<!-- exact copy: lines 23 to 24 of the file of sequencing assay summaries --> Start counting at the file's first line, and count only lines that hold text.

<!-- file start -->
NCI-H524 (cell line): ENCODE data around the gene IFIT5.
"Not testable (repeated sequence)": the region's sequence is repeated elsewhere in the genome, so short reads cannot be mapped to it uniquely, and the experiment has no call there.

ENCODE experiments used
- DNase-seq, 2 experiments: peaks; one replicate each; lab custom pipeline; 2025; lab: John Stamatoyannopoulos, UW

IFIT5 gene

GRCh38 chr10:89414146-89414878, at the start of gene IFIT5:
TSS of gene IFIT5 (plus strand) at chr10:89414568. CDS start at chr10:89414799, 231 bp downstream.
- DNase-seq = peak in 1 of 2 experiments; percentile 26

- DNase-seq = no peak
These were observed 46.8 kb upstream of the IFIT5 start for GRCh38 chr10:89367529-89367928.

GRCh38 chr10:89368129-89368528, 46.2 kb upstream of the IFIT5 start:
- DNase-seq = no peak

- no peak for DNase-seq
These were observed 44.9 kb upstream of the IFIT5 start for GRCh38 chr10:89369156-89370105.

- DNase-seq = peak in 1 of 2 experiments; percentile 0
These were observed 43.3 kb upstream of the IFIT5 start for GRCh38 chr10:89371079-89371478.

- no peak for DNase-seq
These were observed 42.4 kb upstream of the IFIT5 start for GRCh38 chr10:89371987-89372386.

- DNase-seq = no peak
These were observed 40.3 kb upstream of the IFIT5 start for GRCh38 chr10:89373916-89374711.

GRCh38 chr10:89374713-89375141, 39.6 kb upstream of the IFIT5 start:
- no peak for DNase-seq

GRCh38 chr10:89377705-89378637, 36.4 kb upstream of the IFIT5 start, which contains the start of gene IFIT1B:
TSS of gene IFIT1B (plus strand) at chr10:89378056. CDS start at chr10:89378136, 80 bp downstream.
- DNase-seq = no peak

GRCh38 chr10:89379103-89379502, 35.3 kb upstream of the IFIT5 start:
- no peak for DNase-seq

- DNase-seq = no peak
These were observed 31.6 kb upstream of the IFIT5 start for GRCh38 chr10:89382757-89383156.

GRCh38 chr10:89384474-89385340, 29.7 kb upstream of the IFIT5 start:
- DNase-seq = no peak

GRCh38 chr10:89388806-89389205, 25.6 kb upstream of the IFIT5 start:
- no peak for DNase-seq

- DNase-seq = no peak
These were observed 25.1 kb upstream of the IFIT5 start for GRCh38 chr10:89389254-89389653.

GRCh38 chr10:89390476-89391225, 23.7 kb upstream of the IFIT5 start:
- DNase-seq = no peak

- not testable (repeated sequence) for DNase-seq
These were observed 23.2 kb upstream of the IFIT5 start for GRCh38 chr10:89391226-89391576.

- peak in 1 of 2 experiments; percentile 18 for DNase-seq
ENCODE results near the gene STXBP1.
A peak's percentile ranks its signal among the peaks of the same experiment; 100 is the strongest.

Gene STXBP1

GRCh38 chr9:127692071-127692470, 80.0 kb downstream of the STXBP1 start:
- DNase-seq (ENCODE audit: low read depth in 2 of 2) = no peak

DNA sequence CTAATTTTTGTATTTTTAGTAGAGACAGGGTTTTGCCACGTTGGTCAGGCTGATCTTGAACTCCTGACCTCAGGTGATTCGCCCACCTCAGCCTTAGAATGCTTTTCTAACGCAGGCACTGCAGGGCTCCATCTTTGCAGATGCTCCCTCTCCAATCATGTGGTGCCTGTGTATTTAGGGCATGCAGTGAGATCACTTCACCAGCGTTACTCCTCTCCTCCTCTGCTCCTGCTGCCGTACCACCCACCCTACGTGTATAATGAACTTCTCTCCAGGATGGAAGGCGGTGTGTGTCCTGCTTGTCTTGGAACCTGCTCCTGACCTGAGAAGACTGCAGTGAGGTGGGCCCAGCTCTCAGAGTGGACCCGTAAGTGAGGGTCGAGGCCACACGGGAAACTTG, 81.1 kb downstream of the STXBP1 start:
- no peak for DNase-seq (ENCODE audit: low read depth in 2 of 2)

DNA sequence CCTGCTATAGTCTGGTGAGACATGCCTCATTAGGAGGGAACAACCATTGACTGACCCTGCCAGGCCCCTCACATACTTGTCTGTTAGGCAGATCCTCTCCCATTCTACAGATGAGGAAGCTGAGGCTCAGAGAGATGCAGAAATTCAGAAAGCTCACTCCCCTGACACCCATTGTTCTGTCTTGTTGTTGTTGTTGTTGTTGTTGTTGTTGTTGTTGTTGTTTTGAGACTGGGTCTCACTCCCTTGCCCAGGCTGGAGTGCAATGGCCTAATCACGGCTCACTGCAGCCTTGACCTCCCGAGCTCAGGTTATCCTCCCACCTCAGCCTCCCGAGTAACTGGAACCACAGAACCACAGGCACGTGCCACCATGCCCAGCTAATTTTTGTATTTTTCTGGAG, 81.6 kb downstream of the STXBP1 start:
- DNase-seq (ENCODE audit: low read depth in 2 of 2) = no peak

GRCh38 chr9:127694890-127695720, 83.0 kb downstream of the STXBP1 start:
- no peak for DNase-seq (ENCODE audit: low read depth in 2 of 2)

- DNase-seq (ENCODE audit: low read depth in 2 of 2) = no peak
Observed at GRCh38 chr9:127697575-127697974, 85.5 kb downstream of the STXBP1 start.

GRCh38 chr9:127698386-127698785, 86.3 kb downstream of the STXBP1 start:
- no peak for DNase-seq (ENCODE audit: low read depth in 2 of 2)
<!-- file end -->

GRCh38 chr10:89377705-89378637, 36.4 kb upstream of the IFIT5 start, which contains the start of gene IFIT1B:
TSS of gene IFIT1B (plus strand) at chr10:89378056. CDS start at chr10:89378136, 80 bp downstream.